KEY SPEECHES

You are here

Address by Ambassador Sujan R. Chinoy at Herat Security Dialogue 2020

  • Share
  • Tweet
  • Email
  • Whatsapp
  • Linkedin
  • Amb. Sujan R. Chinoy (Retd)
    November 12, 2020

    Address by Ambassador Sujan R. Chinoy

    Director General, MP-IDSA

    Virtual Herat Security Dialogue (HSD-IX)

    Co-hosted by AISS, MP-IDSA and Hudson Institute

    November 12, 2020

    Your Excellency Mr. Amrullah Saleh, Vice President of the Islamic Republic of Afghanistan,

    Dr. Davood Moradian, Director General of the Afghan Institute for Strategic Studies, Kabul,

    Dr. Aparna Pande, Director of Initiative on the Future of India and South Asia at the Hudson Institute, Washington

    Esteemed Participants,

    Ladies and Gentlemen,

    I am grateful to the Afghan Institute for Strategic Studies (AISS) for inviting my institute – the Manohar Parrikar Institute for Defence Studies and Analyses, better known as IDSA, to join the 9th edition of the Herat Security Dialogue as a co-host for this Special Session, together with the Hudson Institute.

    The Herat Security Dialogue has devoted much effort to the task of addressing the long-standing conflict in Afghanistan and bringing peace, security and stability for the people of Afghanistan. I congratulate the organisers for their untiring commitment to this noble cause.

    Today, we have heard a thought-provoking Keynote Address delivered by His Excellency Mr. Amrullah Saleh, the Vice President of Afghanistan. He has given us much to reflect on regarding the intra-Afghan peace process and the future of Afghanistan.

    India has long been committed to peace and progress in Afghanistan. India understands the stakes in the Afghan peace process and its implications for the region. The External Affairs Minister of India Dr. S. Jaishankar had addressed the Doha meeting. An Indian delegation had physically participated in the event.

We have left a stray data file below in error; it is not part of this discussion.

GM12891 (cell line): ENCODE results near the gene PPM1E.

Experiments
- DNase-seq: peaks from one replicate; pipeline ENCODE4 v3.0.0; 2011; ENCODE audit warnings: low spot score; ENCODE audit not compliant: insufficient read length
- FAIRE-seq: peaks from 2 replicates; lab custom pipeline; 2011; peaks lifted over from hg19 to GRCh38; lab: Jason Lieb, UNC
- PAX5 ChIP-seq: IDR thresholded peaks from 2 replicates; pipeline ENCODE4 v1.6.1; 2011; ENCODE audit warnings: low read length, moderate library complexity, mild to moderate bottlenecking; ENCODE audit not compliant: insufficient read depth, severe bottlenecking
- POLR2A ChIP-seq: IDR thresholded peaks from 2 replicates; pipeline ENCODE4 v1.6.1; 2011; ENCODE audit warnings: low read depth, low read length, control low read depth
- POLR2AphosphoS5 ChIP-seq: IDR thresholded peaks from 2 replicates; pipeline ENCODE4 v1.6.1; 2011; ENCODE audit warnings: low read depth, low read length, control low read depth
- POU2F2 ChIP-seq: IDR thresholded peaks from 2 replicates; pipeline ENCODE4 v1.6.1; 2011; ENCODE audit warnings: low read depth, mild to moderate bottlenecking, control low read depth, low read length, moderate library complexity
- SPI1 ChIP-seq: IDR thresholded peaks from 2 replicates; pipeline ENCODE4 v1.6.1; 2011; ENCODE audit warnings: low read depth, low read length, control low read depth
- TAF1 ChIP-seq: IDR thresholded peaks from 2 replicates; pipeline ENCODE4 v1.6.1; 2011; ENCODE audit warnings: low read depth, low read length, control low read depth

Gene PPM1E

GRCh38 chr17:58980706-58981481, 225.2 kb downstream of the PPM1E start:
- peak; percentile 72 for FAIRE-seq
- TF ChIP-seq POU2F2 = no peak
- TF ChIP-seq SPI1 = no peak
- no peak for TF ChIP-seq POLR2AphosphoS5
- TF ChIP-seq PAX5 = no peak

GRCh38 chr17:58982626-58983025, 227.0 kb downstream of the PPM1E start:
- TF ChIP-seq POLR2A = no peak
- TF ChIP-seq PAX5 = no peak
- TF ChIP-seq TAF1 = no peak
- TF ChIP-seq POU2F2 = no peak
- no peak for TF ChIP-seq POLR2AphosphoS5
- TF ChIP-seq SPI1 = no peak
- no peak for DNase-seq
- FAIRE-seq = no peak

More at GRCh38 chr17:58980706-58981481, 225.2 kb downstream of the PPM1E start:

Afghanistan is in the throes of a difficult transition. The last two decades have yielded mixed results. Democratic institutions are still nascent and must be preserved. I recall Prime Minister Narendra Modi saying in his speech on 25 December 2015 in Kabul, when addressing both houses of the Afghan Parliament, that the Parliament Complex, built by India, was a small tribute to Afghanistan’s progress as a nation and a democracy. He had also described it as an enduring symbol of the ties of emotions and values, of affection and aspirations that bind us in a special relationship.

    Over the past several years, there has been considerable progress in protecting the rights of women and minorities. This achievement too must be preserved. It will permit the Afghan nation to draw more fully upon the rich talent and potential of all its citizens.

    Improved connectivity, rising levels of education and greater accountability have created new stakes for the people of Afghanistan in the task of nation-building. They have learnt the hard way. They now cherish the advantages of a society founded on liberal values and respect for human rights. They yearn for the fullest preservation and celebration of their ancient civilisation and the cultural heritage of a pluralistic Afghan society. There is keen realisation today that in a fast-changing world, the Afghan nation will have to be both independent and competitive, and that this can be achieved only by attaching importance to education, skill development, healthcare and respect for peaceful political processes.

    Friends, the lofty goal of building an enduring architecture for peace and progress is no doubt vital for the people of Afghanistan. It is equally vital for others. An Afghanistan that is secure and at peace with itself is a factor for stability throughout the region. The people of Afghanistan have long cherished the hope of achieving peace through mutual accommodation of goals and aspirations. It augurs well that the regional and international community is ready to lend a helping hand in accordance with the priorities of the Afghan people.

    At a time when the peace process is at a critical juncture, we recognise the enormous contributions and sacrifices made by the Afghan people and the international community. The presence of US forces in Afghanistan over the last 18 years has been a factor for peace, security and stability. The US must review its withdrawal and plan it in a phased manner. An abrupt absence of US forces could lead to a deterioration in the security situation and threaten the progress of the past two decades.